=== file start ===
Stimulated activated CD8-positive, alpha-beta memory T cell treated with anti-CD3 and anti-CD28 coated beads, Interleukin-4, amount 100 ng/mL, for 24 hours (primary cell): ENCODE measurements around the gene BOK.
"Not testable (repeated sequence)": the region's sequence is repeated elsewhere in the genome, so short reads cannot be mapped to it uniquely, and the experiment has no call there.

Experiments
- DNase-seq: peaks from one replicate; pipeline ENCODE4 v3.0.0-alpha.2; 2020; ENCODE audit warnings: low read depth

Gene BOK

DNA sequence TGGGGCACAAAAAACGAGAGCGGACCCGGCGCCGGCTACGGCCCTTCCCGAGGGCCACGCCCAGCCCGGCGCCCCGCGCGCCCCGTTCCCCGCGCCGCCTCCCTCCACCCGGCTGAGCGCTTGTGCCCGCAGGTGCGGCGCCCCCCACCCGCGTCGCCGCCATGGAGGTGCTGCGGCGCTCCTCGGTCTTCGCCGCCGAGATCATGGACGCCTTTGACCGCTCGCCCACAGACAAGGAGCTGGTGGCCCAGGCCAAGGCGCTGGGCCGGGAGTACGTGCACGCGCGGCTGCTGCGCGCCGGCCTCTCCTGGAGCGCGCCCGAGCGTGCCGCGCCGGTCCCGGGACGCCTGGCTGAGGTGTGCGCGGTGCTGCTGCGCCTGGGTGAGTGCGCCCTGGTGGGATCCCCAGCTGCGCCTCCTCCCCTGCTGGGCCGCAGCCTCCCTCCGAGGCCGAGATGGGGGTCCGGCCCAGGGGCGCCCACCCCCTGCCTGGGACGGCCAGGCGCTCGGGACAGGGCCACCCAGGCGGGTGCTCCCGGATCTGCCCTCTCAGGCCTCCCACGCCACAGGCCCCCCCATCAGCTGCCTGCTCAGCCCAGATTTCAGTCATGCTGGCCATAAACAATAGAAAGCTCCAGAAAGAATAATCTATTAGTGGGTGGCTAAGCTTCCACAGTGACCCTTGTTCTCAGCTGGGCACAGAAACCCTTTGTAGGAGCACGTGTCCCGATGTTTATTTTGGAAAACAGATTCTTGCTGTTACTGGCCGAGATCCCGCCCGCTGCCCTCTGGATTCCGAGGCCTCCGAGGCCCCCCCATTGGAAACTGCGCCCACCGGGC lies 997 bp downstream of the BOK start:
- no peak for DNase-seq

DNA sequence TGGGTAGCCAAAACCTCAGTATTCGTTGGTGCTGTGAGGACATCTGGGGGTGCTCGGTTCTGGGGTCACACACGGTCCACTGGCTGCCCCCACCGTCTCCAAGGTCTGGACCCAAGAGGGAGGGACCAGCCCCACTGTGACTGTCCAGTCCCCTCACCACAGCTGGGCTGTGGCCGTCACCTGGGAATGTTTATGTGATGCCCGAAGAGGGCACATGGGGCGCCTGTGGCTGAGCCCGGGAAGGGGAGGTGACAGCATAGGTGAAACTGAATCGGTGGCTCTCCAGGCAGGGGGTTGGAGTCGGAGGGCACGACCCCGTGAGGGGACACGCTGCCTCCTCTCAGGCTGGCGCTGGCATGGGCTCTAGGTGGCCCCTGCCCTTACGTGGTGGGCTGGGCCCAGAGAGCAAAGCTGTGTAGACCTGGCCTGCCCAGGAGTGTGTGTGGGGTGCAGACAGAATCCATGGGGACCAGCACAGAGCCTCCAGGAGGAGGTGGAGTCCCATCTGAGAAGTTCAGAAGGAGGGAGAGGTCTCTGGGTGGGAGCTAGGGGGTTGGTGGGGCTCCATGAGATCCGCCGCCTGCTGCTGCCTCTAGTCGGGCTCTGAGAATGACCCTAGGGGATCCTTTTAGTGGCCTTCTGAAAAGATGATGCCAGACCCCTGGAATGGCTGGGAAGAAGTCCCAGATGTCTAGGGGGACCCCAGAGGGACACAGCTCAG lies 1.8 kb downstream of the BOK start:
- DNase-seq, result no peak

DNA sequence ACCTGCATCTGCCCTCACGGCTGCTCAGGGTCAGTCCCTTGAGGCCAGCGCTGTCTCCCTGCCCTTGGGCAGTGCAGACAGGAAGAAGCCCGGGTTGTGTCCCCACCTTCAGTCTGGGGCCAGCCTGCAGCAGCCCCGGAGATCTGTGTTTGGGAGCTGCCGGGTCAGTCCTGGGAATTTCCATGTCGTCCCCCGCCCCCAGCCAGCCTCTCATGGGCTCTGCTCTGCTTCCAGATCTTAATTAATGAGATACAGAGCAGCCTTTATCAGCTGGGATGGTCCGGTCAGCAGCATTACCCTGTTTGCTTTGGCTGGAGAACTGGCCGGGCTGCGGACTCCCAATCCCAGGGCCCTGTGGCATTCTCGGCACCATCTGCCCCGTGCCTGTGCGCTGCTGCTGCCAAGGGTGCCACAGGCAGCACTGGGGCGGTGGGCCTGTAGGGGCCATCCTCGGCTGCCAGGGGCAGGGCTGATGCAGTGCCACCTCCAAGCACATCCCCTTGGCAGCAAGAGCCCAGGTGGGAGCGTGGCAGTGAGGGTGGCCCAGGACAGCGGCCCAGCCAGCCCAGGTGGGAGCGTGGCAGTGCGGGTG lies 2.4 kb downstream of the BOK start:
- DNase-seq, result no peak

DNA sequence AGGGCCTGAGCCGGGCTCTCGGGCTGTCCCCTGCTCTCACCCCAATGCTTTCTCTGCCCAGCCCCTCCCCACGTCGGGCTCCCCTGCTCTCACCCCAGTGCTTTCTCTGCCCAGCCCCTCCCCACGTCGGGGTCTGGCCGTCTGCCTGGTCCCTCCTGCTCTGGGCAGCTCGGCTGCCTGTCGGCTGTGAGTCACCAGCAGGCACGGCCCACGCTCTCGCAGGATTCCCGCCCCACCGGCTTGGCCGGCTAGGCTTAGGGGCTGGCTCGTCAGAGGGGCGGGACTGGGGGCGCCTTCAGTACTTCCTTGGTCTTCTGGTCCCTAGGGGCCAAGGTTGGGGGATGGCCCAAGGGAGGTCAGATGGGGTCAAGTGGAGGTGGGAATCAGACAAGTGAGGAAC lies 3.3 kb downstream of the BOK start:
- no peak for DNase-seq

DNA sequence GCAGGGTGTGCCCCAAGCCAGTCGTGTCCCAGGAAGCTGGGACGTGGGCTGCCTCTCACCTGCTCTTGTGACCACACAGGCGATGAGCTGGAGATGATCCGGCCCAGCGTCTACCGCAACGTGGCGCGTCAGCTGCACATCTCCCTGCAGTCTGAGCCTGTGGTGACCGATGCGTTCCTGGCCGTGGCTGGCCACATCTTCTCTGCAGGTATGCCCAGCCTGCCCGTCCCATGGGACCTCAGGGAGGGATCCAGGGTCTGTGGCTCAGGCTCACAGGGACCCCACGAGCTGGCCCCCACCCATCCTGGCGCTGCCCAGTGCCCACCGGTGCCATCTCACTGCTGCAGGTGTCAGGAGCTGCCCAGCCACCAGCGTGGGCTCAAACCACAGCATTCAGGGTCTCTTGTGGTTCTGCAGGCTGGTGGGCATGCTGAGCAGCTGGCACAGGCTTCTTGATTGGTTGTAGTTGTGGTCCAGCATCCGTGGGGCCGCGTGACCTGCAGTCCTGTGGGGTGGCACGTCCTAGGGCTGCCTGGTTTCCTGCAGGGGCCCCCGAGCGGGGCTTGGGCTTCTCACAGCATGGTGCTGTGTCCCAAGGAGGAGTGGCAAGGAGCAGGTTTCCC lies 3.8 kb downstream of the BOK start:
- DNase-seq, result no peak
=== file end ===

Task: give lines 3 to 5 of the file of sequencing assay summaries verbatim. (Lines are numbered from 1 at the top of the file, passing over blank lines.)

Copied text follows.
Experiments
- DNase-seq: peaks from one replicate; pipeline ENCODE4 v3.0.0-alpha.2; 2020; ENCODE audit warnings: low read depth

Gene BOK